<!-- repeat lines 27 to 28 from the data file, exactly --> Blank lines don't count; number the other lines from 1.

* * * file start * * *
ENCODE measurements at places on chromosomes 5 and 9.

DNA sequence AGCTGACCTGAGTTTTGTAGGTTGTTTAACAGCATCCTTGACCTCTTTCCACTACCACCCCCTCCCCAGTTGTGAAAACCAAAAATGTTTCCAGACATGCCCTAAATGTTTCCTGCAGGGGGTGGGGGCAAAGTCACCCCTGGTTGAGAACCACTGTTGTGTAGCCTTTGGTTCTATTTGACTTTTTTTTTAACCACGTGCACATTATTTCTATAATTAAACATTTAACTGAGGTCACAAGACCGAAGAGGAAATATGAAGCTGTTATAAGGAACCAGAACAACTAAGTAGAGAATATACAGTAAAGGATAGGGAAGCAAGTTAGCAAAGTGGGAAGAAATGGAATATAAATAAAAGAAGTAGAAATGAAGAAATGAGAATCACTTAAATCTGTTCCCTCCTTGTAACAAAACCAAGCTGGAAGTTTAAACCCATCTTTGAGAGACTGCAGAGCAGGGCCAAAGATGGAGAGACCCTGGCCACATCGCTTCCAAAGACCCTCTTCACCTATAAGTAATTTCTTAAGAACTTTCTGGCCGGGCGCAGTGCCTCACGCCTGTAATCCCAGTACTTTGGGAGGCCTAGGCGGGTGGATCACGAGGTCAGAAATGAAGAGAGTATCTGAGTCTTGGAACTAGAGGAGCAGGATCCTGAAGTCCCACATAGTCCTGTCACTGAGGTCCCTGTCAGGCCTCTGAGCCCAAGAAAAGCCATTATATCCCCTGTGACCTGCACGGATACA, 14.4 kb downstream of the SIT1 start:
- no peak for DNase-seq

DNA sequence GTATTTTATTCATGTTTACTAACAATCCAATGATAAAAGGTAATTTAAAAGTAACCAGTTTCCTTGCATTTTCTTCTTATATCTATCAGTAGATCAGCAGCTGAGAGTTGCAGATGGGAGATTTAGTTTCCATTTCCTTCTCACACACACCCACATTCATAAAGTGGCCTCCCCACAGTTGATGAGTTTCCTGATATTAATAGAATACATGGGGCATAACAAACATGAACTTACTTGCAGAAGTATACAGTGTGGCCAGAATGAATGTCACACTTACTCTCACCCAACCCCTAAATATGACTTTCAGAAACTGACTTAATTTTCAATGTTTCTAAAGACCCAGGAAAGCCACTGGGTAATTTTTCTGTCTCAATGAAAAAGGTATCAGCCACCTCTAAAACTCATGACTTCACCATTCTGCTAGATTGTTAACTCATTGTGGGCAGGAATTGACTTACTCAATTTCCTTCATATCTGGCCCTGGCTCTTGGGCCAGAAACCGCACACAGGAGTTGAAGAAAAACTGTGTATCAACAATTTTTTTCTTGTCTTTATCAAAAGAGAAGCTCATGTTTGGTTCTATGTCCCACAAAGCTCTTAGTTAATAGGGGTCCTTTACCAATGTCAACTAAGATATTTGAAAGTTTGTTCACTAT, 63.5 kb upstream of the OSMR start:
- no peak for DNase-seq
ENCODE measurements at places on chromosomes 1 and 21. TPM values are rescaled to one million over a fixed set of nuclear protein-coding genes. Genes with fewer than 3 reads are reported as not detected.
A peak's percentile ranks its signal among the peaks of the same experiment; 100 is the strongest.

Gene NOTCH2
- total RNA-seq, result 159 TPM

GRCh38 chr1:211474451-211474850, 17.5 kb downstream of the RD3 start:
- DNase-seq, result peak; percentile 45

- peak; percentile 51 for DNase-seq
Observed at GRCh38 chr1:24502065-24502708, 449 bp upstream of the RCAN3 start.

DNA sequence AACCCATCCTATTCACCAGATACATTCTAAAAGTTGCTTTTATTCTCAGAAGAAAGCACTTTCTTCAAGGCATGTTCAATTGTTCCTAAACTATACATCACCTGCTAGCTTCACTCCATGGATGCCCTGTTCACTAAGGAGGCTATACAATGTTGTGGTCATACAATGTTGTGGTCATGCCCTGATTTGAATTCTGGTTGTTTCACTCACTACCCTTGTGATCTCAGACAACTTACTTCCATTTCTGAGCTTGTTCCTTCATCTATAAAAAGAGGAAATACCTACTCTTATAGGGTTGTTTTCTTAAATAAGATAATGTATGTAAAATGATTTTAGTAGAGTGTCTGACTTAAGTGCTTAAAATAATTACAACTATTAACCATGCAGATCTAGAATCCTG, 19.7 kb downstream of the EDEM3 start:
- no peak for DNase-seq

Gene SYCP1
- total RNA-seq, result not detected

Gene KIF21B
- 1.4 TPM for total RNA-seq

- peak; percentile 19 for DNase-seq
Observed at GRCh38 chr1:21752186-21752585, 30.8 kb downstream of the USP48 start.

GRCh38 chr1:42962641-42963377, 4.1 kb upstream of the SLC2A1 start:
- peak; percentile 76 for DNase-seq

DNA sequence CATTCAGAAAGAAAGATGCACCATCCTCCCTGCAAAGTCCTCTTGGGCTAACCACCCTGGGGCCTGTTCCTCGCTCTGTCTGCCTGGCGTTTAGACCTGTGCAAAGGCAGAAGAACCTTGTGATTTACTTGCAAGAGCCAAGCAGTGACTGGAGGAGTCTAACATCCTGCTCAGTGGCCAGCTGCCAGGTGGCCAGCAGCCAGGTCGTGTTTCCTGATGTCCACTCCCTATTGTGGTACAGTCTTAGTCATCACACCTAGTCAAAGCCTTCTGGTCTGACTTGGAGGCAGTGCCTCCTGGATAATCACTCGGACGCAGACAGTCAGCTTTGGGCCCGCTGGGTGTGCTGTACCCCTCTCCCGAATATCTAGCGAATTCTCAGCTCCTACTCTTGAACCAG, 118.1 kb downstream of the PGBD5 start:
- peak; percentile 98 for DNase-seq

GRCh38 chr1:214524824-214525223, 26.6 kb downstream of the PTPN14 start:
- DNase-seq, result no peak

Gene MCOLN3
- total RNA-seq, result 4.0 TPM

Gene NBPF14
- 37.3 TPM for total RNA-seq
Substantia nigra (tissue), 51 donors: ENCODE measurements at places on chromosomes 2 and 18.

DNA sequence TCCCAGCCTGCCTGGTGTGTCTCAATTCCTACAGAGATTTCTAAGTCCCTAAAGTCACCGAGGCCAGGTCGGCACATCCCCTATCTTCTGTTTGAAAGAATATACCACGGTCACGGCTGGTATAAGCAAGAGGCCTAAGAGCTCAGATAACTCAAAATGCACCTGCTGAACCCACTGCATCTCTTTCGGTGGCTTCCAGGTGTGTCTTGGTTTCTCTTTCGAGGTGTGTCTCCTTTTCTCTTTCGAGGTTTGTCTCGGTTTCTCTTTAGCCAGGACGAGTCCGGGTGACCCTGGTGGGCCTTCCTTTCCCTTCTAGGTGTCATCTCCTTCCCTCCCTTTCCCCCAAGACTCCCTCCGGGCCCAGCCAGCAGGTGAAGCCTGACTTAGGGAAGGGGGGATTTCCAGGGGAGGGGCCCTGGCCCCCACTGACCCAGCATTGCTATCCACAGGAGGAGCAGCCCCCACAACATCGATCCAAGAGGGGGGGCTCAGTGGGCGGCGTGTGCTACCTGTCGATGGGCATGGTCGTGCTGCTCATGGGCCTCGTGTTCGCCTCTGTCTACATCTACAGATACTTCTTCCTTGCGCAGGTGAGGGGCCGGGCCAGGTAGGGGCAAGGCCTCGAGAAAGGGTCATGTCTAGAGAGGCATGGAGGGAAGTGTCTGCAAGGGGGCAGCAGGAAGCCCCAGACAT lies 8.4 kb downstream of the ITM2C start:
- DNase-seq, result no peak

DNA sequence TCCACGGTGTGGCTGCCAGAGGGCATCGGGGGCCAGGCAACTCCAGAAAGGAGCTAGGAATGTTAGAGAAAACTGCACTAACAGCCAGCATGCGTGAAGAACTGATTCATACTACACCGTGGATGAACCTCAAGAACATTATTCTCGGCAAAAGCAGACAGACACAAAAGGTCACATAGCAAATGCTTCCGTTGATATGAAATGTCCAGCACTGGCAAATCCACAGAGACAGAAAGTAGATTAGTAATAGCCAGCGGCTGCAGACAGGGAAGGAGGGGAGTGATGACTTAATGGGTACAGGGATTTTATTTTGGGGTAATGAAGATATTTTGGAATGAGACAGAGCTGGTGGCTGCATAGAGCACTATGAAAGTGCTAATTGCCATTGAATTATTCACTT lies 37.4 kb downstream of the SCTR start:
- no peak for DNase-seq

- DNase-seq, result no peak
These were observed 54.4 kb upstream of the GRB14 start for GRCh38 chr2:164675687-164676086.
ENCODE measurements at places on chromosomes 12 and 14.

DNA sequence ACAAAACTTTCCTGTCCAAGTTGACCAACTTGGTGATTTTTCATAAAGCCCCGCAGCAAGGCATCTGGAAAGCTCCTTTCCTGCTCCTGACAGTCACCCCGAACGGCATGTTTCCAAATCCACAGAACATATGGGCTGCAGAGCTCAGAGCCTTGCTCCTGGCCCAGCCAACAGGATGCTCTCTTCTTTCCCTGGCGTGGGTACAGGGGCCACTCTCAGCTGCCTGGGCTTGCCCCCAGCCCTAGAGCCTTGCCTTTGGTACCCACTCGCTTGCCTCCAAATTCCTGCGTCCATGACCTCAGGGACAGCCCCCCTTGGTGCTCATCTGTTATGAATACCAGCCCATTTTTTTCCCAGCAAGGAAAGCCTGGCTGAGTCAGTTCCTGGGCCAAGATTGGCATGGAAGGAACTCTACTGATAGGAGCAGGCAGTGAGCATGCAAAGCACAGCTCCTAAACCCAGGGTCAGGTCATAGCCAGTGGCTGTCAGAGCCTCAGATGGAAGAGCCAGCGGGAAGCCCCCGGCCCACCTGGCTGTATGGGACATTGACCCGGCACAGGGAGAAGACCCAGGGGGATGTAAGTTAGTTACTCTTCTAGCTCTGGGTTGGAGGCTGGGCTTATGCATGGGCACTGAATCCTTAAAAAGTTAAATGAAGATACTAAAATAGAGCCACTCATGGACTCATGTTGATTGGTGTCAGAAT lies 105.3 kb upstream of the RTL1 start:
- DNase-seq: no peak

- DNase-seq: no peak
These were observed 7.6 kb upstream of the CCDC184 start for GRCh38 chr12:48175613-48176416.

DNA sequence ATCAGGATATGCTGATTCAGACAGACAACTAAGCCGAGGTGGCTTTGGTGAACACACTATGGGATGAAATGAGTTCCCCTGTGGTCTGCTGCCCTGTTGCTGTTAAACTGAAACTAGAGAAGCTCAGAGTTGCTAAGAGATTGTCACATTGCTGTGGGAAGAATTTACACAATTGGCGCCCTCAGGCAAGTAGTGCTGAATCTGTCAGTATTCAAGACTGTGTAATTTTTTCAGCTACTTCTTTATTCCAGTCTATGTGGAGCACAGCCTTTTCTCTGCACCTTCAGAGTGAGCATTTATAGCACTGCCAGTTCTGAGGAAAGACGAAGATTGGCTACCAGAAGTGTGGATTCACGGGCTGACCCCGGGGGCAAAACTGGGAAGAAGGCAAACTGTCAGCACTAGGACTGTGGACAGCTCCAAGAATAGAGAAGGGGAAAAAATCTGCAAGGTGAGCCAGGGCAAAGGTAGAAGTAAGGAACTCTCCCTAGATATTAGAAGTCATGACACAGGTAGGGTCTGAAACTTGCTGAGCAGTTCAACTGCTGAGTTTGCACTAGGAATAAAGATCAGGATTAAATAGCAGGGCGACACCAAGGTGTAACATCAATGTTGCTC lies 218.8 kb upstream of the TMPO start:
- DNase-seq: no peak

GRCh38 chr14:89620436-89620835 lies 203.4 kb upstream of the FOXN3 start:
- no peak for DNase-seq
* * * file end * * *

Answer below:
- DNase-seq, result no peak

Gene MCOLN3